When applied in the requirement phase, FTA can help find out weaknesses in the specification and identify the set of requirements that will have an impact on the system quality (in terms of safety and security). When applied in the design phase, FTA can help find out weaknesses in the high-level design and identify the components/modules and subcomponents that have a direct effect on software safety by applying the fault tree diagram to the requirements and design specification.

A variety of tools exist to support FTA, and several tools have been studied: Saphire [10], FaultTree+ [11], OpenFTA [12] and BlockSim7 [13]. The later was selected for modeling and analyses for the project due to the tool availability, flexibility, user-friendliness and good selection of analysis approaches.

5. Fault Tree Model

The ASN Gateway is a system which acts as an intermediary between RTDS and ASN. It has two main functions: transmission of messages and storage of exchanged data. The expected features of the ASN Gateway are as follows [3]:

  • Must provide the logic algorithm to translate messages between RTDS and ASN.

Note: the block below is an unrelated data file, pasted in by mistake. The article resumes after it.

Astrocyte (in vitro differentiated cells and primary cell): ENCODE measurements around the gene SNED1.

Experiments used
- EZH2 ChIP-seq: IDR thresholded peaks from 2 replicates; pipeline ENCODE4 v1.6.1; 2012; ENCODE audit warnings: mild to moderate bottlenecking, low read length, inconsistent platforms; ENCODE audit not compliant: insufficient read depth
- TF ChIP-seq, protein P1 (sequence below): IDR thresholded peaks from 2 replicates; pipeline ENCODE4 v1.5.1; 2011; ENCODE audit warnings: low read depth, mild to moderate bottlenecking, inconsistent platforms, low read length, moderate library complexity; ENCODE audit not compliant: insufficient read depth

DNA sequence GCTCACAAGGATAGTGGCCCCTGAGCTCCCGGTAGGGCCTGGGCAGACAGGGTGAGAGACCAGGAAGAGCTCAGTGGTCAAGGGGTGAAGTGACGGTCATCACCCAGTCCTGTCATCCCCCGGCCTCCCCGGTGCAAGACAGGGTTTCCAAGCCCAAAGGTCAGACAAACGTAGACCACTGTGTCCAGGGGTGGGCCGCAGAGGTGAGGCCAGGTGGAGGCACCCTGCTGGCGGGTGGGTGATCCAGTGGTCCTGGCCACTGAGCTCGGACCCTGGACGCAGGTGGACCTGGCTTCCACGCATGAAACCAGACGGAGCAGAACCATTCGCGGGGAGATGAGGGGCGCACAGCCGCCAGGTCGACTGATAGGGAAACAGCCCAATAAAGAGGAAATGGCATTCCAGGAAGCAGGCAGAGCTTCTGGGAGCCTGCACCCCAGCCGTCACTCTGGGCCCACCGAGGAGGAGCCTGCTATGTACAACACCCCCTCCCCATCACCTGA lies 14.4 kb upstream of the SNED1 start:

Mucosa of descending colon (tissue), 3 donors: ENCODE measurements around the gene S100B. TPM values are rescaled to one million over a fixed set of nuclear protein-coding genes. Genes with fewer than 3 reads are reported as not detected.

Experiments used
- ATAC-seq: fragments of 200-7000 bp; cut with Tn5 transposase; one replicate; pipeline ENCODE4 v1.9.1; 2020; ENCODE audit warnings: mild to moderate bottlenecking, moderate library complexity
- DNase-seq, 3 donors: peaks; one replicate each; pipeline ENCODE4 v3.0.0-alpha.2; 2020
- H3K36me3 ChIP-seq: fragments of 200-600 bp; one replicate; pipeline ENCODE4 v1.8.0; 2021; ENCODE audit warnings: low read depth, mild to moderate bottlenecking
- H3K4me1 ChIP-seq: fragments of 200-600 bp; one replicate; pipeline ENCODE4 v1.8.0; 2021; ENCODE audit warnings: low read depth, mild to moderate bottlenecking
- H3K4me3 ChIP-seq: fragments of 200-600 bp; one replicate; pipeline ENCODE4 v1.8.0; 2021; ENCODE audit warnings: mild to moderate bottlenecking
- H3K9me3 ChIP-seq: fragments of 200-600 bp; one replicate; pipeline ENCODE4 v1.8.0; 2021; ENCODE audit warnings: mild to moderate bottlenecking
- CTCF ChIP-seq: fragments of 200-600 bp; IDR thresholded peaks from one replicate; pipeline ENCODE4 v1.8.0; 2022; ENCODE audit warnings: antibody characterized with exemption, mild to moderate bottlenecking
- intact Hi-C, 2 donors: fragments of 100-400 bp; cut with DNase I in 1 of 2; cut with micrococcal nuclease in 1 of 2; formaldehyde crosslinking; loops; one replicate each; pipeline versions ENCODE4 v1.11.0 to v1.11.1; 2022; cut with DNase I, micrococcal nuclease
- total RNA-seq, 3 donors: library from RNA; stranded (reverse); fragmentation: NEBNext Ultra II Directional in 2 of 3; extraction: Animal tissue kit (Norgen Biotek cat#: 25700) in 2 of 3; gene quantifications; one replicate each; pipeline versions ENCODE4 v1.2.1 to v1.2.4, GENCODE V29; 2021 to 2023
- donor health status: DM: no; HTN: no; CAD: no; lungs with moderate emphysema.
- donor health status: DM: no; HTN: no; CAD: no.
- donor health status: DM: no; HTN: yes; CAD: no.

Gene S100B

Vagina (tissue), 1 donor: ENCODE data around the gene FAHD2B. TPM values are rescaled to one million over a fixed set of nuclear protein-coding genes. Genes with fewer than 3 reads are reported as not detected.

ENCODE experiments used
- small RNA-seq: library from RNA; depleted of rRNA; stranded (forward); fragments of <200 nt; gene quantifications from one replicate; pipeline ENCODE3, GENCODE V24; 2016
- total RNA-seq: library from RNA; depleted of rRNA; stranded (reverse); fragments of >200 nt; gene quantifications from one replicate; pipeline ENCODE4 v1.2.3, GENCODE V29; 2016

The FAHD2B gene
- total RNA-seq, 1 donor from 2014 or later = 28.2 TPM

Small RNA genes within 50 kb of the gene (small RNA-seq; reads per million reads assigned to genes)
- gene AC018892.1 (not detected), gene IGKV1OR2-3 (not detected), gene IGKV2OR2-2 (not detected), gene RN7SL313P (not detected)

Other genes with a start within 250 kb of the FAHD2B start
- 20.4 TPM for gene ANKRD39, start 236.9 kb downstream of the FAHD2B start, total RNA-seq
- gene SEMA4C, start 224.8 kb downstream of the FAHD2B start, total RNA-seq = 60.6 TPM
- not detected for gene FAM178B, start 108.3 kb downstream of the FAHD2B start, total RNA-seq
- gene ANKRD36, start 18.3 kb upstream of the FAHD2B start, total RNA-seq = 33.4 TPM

• Must provide storage of exchanged data between RTDS and ASN.

  • Must provide two communication media allowing-

    • ◦ Transfer of message between RTD and the Gateway (ETMS-route, ADSB-state).

    • ◦ Transfer of message between ASN and the Gateway (FlightObject, AircraftObject).

The Fault Tree (FT) approach has been well-accepted to analyze system operation from the perspective of both safety and security. An appropriate FT model was developed considering the ultimate hazard being an aviation accident. The top-level FT model is shown in Figure 2.

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Figure 2. Top level fault tree diagram.

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Figure 2. Top level fault tree diagram.
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The ultimate mishap, an aviation accident, is the result of a conjunction of events during system operation and a lack of appropriate control of the operations. In turn, the failure of the system operation may result from equipment, internal and external malfunction (whereas external malfunction may be attributed to the environment or human action). The equipment factors that may cause an aviation accident include design errors, material imperfections, corrosion, etc. The external factors are the events outside the gateway system: environmental contributors (events that may cause damage for an aircraft transitioning through a dangerous environment) and human mistakes (made by pilots, air traffic controllers and other personnel). Both equipment and external factors are treated as undeveloped events. All these factors are outside the scope of the presented research.